The National Academies

ACRP 04-30 [RFP]

Identifying and Developing the Core Capabilities of an Airport Emergency Management Program

Posted Date: 1/25/2023

  Project Data
Funds: $400,000
Contract Time: 18 months
(includes 2 months for ACRP review and approval of the interim report and 3 months for ACRP review and for contractor revision of the final report)
Authorization to Begin Work: 5/19/2023 -- estimated
Staff Responsibility: Edward K. McDonald III
   Phone: 202/334-2354
   Email: emcdonald@nas.edu
RFP Close Date: 3/13/2023
Fiscal Year: 2023


Airports must manage all-hazards events, which occur from time to time. Airports should be proactive in addressing the needs for the development and implementation of Emergency Management (EM) frameworks and core capabilities to build preparedness. As airports move toward the establishment or expansion of their EM initiatives, they should understand airport organizational designs of EM, training needs, guidelines, and requirements in the development, implementation, and sustainability of EM core capabilities. Airports should consider opportunities to explore lessons learned from airport case studies and examine interdependent industries and related disciplines with emerging risks to identify commonalities and variances. This project will assist airports in establishing and maintaining their EM programs through and standardized approach of continuous process improvement.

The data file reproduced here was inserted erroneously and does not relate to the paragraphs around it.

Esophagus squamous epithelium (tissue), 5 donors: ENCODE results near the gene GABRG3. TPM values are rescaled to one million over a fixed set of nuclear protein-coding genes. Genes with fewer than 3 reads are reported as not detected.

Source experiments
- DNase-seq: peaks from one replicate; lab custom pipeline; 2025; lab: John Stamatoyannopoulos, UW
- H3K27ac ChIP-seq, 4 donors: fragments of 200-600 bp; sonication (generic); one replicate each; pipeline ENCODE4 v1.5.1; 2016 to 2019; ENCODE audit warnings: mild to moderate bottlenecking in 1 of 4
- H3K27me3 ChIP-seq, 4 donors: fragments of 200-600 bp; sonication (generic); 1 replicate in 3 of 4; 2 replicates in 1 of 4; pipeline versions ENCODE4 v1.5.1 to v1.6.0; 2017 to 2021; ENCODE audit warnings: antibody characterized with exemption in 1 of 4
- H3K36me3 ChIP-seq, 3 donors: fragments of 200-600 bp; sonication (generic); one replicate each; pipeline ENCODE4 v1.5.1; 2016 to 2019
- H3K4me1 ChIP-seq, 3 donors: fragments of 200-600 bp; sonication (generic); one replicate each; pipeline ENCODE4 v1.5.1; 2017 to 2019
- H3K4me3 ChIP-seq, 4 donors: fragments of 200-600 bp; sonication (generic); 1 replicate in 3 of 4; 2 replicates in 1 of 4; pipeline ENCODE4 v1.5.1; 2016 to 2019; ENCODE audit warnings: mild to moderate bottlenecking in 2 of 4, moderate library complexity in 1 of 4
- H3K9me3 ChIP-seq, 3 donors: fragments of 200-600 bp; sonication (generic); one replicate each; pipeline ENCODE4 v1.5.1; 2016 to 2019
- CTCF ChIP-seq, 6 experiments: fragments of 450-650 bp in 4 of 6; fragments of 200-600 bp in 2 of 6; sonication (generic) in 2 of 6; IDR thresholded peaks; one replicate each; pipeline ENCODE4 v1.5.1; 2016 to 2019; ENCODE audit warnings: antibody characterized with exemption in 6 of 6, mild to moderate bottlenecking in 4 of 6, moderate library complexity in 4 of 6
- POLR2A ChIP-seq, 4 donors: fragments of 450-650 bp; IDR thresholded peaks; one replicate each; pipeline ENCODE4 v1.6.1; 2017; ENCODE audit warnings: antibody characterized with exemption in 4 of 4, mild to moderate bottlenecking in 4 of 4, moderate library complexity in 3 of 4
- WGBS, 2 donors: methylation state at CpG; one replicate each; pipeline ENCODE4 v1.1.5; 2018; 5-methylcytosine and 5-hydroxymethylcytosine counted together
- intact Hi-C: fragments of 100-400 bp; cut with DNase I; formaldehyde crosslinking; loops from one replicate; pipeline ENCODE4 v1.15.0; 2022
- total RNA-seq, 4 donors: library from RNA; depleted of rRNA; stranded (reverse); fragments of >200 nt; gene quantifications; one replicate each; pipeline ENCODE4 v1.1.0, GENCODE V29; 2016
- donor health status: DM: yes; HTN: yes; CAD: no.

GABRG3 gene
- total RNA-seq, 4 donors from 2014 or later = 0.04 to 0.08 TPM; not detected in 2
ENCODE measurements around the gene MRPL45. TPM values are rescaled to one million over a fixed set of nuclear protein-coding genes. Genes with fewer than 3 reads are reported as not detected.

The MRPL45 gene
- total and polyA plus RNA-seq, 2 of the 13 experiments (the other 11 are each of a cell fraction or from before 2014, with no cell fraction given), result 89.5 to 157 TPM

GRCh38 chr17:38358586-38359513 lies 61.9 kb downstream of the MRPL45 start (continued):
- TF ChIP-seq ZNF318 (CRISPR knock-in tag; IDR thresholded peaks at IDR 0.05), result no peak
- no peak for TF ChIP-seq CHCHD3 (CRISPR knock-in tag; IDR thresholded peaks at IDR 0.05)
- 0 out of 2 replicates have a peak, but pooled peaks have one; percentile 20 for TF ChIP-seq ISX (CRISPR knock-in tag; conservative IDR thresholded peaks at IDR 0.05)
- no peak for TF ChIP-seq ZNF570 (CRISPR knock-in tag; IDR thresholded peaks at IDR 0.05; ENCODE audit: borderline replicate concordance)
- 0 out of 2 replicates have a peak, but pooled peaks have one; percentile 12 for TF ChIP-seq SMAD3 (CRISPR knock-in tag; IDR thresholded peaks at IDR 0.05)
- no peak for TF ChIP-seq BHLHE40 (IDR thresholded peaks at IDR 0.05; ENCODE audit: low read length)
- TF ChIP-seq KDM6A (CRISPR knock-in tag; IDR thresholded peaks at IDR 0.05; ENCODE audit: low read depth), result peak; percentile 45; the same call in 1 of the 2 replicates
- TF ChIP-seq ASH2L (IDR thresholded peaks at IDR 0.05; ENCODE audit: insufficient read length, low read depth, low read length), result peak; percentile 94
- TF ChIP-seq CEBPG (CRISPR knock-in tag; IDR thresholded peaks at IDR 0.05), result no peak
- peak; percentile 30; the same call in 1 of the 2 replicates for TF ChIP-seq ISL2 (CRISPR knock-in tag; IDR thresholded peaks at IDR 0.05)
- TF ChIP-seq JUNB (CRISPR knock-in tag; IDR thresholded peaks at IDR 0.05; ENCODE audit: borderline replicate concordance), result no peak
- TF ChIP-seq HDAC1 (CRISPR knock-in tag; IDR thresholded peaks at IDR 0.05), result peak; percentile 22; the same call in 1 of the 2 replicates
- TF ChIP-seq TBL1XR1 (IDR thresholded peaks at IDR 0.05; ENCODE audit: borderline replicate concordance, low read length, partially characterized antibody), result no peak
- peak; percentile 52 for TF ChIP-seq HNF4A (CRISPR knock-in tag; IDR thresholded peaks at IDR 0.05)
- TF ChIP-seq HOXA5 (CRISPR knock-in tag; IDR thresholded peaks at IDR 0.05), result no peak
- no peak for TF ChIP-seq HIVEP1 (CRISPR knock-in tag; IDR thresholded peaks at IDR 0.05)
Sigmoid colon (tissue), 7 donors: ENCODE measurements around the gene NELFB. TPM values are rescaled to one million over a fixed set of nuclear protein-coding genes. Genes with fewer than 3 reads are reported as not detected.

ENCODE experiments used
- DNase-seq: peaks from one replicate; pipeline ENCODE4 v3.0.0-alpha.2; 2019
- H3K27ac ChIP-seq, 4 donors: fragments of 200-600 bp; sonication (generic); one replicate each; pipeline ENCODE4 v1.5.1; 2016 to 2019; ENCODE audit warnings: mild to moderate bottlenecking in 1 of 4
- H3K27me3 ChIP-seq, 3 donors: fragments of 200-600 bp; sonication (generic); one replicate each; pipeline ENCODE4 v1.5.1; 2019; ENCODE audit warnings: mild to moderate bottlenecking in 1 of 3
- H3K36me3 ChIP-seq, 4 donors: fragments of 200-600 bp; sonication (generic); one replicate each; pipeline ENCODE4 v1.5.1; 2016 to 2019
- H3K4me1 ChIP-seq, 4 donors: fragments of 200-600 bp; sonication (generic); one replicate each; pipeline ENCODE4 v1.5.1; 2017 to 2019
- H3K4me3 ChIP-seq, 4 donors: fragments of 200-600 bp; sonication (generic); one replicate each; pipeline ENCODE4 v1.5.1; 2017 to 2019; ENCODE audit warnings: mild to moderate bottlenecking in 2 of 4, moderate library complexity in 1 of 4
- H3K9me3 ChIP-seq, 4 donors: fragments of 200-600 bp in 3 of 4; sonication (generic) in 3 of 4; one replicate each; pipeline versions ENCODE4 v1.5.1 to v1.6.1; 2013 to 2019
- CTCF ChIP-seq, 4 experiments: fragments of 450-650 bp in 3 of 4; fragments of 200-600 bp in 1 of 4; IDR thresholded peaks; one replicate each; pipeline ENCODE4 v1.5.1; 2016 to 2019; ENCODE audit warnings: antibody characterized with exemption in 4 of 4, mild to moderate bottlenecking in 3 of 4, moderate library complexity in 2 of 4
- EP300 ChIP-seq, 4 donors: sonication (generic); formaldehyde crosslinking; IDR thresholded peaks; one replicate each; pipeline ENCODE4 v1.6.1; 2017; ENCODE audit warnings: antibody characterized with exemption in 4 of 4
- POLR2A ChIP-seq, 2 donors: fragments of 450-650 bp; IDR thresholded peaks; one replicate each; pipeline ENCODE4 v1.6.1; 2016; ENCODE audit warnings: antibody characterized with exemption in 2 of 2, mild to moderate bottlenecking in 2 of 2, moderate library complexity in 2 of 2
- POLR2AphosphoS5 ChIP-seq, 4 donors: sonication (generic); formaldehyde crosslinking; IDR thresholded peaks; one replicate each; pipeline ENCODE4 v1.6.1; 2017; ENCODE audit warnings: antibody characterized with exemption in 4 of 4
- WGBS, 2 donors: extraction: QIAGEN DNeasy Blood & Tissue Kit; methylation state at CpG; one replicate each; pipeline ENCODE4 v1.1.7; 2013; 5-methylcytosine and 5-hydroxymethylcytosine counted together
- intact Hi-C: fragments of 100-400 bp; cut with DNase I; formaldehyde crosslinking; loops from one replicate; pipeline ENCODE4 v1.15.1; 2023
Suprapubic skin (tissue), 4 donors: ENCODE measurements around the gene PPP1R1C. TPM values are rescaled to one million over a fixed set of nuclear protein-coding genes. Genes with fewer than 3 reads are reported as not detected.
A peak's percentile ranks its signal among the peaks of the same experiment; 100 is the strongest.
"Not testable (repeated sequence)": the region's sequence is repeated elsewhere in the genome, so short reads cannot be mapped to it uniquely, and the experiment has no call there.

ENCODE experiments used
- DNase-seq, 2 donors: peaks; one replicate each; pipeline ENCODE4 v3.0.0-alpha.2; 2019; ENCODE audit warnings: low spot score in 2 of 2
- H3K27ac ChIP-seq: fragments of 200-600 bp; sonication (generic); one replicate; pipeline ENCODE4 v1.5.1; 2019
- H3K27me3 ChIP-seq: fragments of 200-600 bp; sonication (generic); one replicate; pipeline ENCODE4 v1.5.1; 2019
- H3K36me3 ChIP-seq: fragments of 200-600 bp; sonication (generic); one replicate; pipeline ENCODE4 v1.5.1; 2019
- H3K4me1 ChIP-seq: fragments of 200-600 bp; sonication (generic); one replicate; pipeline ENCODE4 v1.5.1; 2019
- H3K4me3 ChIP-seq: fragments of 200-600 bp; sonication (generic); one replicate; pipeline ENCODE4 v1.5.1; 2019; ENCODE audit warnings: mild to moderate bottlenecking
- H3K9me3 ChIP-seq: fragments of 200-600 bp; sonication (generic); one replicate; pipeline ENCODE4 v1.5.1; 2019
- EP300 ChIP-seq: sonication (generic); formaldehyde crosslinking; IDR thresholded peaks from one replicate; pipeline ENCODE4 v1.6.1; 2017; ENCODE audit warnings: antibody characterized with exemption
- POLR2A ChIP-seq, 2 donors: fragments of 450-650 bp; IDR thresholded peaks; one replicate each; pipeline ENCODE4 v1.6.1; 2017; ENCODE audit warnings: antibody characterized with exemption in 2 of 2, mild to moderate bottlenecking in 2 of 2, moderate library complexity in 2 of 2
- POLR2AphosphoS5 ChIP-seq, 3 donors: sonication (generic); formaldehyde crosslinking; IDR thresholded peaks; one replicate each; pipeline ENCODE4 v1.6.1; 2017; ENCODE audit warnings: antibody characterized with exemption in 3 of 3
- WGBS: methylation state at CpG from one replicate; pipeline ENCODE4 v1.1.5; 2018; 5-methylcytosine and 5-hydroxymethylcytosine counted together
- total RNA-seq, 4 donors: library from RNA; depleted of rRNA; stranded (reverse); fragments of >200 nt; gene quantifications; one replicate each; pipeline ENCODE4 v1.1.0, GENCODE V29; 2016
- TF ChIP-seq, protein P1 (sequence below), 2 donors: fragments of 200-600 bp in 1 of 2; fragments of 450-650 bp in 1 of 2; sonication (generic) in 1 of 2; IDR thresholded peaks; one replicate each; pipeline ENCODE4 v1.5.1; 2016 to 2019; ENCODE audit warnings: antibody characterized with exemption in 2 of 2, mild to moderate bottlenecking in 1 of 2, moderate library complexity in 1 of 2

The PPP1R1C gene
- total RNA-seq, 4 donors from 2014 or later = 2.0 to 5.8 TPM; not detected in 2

The objective of this research is to develop a guide of standardized core capabilities. The core capabilities should include EM-specific benchmarks tailored for the airport EM function for airport sponsors and its stakeholders to continuously evaluate the strengths and opportunities in the development or improvement of a comprehensive EM framework. The report shall include, but not be limited to:

1. Aviation-related regulatory requirements to identify key priorities in the development and implementation of airport EM programs. Explore if there are any existing or projected correlation between governing body guidance and its impacts on EM funding.

2. An analysis of effective practices utilized in other interdependent industries (e.g., transit, hospitals) and related disciplines. Develop a comparative analysis to identify commonalities and variances between industry practices and how they may translate to airport EM.

3. How practices are conducted by interdependent industry EM practitioners.

4. An analysis of EM implementation strategies, objectives, and actions

a. Performance metrics,

b. Process improvement,

c. Operational measures, and

d. Organizational reporting structure and budget capabilities of EM.

5. A summary of impacts of supporting agencies and partners categorized by airport sponsorship type.

6. A list of EM-specific training needs.